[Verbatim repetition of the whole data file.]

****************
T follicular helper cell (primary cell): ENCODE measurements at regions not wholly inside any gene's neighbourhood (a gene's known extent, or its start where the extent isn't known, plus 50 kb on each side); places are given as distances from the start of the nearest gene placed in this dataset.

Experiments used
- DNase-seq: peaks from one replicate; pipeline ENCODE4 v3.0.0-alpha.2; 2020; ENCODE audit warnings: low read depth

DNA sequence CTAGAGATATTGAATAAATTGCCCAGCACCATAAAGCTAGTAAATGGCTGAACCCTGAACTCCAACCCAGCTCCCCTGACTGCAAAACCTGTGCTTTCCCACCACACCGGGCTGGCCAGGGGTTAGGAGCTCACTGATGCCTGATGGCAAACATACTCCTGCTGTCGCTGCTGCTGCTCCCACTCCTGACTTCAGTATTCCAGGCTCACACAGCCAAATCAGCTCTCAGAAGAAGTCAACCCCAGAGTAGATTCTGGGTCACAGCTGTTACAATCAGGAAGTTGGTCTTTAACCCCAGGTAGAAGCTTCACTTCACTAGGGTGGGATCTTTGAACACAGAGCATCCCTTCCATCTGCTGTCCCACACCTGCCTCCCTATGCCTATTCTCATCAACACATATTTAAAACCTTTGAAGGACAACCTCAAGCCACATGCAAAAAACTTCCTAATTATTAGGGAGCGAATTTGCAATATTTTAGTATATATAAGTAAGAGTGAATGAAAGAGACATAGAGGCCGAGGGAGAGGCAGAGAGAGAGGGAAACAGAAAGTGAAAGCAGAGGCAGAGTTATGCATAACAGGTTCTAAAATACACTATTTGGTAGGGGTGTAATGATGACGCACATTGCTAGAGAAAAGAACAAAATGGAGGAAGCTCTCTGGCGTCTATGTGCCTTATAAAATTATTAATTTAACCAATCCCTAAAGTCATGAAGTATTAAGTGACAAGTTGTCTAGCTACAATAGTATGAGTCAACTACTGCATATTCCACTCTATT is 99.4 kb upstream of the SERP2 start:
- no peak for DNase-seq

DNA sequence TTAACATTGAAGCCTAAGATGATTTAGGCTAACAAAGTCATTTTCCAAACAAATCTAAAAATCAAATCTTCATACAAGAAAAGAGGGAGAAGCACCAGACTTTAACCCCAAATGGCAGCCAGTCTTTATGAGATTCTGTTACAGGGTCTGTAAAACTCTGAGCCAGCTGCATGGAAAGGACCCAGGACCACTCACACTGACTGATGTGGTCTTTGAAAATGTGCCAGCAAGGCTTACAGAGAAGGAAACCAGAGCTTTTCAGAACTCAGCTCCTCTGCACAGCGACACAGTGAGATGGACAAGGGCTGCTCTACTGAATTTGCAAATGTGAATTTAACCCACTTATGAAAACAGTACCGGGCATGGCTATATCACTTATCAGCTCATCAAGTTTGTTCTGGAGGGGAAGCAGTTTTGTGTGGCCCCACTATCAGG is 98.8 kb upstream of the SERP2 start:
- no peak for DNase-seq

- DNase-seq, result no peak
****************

T follicular helper cell (primary cell): ENCODE measurements at regions not wholly inside any gene's neighbourhood (a gene's known extent, or its start where the extent isn't known, plus 50 kb on each side); places are given as distances from the start of the nearest gene placed in this dataset.

Experiments used
- DNase-seq: peaks from one replicate; pipeline ENCODE4 v3.0.0-alpha.2; 2020; ENCODE audit warnings: low read depth

DNA sequence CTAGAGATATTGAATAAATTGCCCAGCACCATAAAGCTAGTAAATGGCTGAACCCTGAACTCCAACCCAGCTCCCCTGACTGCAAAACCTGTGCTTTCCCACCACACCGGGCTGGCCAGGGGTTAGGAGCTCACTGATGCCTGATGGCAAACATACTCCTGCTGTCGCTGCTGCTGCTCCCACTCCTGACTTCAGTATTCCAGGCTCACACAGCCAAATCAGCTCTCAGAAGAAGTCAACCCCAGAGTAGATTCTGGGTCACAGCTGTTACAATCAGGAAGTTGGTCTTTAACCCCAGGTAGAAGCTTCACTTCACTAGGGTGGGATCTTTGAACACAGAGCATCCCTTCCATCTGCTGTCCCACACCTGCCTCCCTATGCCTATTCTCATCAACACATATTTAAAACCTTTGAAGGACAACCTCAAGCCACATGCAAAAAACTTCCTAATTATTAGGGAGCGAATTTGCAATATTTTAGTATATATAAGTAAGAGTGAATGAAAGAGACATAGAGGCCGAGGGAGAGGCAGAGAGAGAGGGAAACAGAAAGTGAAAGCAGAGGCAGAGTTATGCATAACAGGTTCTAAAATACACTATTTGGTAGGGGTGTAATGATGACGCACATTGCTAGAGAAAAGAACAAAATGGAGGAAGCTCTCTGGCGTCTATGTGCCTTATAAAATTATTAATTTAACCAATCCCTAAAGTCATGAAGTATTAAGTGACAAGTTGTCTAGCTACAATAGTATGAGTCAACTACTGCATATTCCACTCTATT is 99.4 kb upstream of the SERP2 start:
- no peak for DNase-seq

DNA sequence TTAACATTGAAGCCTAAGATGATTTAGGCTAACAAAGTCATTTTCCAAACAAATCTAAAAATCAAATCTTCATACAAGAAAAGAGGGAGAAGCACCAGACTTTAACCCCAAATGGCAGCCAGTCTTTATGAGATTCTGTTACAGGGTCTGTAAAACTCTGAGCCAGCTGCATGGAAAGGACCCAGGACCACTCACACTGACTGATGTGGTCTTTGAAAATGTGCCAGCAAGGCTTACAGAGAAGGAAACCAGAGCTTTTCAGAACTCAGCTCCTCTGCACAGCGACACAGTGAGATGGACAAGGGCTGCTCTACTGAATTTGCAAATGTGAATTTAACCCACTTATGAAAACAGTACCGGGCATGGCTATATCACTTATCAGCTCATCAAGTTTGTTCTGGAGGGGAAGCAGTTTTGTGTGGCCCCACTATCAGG is 98.8 kb upstream of the SERP2 start:
- no peak for DNase-seq

- DNase-seq, result no peak